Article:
7 Gulf Stereotypes We Need to Abolish

No, they’re not all princes

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Arabs have been in the limelight for some time now, but it’s not always been for the best reasons. People from the region have been pigeonholed countless times and burdened with stereotypes since 9/11—and it’s time for that to come to an end. 

Despite what Hollywood may lead you to believe, not every Arab is a terrorist or excessively wealthy. The GCC, in particular, has fallen victim the latter stereotype, which may not seem that negative on the surface, but like all stereotypes, they limit its victim from expressing the multitudes of their identity. 

That’s just the beginning, the list of stereotypes hurting the GCC are endless. We’ve put together a list of the most common misconceptions that need to come to an end: 

Not every Khaleeji man has four wives
Polygamy is indeed legal in many states in the GCC, but that doesn’t mean everyone participates in it. In fact, a recent study, estimated polygamy rates count to less than 10 per cent of all marriages across GCC states. 

Not every Khaleeji is a monarch
Aside from being impossible, it’s a harmful stereotype that feeds into the trail of inaccurate perceptions of Arabs as a whole. 

Not every Khaleeji is rich
Beyond the glitz and glamour of GCC capitals like Dubai, there is a middle class population that is rarely acknowledged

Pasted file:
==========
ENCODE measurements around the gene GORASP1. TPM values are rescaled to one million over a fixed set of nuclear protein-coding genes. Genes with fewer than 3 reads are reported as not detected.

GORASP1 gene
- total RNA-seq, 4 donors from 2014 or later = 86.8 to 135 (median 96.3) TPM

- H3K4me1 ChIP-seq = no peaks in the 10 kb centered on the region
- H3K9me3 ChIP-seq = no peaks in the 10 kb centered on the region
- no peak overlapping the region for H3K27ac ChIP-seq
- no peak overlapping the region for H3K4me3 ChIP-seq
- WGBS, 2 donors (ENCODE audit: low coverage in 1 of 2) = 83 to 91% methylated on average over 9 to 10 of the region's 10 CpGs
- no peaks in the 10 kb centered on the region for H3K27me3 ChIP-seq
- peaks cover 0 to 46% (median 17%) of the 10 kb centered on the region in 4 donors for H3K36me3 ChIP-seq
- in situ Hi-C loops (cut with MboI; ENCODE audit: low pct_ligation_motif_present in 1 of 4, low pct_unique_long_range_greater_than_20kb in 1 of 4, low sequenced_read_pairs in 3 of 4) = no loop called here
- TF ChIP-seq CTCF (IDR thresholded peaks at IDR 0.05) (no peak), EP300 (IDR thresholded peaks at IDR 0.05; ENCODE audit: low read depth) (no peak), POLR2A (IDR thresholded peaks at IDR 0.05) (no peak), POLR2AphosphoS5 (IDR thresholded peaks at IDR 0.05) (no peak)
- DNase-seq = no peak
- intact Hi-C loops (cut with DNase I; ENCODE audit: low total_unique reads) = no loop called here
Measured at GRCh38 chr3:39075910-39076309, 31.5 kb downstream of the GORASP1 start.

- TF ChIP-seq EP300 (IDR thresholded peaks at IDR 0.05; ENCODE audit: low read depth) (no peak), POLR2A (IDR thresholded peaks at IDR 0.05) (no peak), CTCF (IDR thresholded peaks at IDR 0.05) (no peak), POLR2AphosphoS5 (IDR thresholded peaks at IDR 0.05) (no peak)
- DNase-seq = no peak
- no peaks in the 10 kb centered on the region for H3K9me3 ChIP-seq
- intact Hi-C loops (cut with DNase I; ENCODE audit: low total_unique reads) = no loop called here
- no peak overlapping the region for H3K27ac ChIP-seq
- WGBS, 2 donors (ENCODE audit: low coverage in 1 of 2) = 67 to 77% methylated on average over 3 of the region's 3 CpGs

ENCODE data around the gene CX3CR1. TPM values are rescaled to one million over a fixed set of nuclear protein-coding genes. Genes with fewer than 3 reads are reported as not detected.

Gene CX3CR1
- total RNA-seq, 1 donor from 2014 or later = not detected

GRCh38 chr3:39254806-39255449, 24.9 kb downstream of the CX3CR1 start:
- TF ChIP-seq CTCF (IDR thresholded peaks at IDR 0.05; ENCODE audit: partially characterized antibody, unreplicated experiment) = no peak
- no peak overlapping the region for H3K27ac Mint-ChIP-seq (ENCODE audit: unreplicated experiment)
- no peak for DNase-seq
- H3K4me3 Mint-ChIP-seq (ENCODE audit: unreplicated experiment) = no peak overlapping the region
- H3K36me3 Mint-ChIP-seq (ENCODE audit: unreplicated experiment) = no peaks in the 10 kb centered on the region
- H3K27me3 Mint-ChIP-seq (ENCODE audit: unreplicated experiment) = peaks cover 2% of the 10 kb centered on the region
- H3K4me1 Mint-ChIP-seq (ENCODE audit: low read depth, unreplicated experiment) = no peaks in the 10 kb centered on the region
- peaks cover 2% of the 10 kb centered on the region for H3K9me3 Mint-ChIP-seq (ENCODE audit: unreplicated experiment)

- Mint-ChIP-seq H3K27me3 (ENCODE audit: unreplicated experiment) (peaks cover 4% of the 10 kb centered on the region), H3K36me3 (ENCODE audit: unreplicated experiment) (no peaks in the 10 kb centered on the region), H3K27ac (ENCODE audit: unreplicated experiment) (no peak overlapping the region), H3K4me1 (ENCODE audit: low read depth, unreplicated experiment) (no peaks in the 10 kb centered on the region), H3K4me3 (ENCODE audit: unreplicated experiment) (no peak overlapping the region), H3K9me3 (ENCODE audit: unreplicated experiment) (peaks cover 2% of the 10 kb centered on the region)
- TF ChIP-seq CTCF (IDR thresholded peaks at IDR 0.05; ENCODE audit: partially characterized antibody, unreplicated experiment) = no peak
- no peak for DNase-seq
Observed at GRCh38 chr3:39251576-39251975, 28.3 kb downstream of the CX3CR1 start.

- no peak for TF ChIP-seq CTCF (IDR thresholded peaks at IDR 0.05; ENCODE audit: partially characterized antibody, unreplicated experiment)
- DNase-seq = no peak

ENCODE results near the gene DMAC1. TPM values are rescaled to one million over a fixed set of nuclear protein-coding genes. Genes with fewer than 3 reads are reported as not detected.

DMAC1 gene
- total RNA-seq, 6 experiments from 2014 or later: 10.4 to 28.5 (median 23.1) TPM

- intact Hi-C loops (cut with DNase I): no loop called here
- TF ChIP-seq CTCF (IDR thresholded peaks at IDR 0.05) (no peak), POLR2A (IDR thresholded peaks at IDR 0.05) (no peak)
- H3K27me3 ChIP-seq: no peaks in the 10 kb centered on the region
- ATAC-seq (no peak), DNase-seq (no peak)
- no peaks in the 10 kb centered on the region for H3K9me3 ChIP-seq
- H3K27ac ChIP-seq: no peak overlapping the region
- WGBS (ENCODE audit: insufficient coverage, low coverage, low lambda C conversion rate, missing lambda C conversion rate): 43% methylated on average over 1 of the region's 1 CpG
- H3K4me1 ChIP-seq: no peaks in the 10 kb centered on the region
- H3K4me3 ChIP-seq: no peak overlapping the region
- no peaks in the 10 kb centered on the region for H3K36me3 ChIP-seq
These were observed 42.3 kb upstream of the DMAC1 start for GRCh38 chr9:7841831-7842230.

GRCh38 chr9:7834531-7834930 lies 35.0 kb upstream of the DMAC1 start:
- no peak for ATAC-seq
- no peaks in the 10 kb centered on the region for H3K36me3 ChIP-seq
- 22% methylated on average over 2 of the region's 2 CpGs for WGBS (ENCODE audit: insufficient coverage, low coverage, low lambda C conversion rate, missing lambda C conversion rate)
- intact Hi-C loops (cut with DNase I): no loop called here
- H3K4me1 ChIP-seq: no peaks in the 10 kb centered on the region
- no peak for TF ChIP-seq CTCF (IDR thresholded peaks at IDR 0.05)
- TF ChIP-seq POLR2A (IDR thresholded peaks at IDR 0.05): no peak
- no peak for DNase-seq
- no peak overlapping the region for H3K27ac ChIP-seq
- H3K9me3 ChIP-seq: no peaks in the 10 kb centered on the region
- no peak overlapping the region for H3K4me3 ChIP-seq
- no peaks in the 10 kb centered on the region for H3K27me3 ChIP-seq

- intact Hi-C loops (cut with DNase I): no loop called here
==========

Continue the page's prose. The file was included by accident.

Not every Khaleeji is lazy
This stereotype is rooted in the idea that all khaleejis are rich, therefore they do not work, and are lazy, but as previously debunked, not every khaleeji is in fact rich, and even if it were the case—wealth does not imply laziness. 

Not every Khaleeji woman is oppressed
This doesn’t only apply to Khaleejis, but to all Arab and Muslim women in general. Whilst some policies in the GCC are indeed oppressive towards women, it’s not the case everywhere and does not apply to everyone. Just take one look at all the amazing female activists who have pushed to change these policies. 

Not every Khaleeji woman is dependent on her father or husband
Thanks in part to Saudi Arabia’s guardianship laws, the stereotype found a policy to base itself off of. Thankfully, the kingdom is working towards abolishing the law, so that women are not legally bound to depend on their fathers or husbands. In any case, it’s important to understand that women in the GCC are not all stripped of their agency.  

Not every khaleeji woman is incapable of driving
Once again, whilst there was indeed a ban on women driving in Saudi Arabia, it never meant that Saudi women could not actually drive. Also, Saudi Arabia might be the largest nation in the GCC, but it’s not fair for its laws to overshadow its smaller neighbours’.

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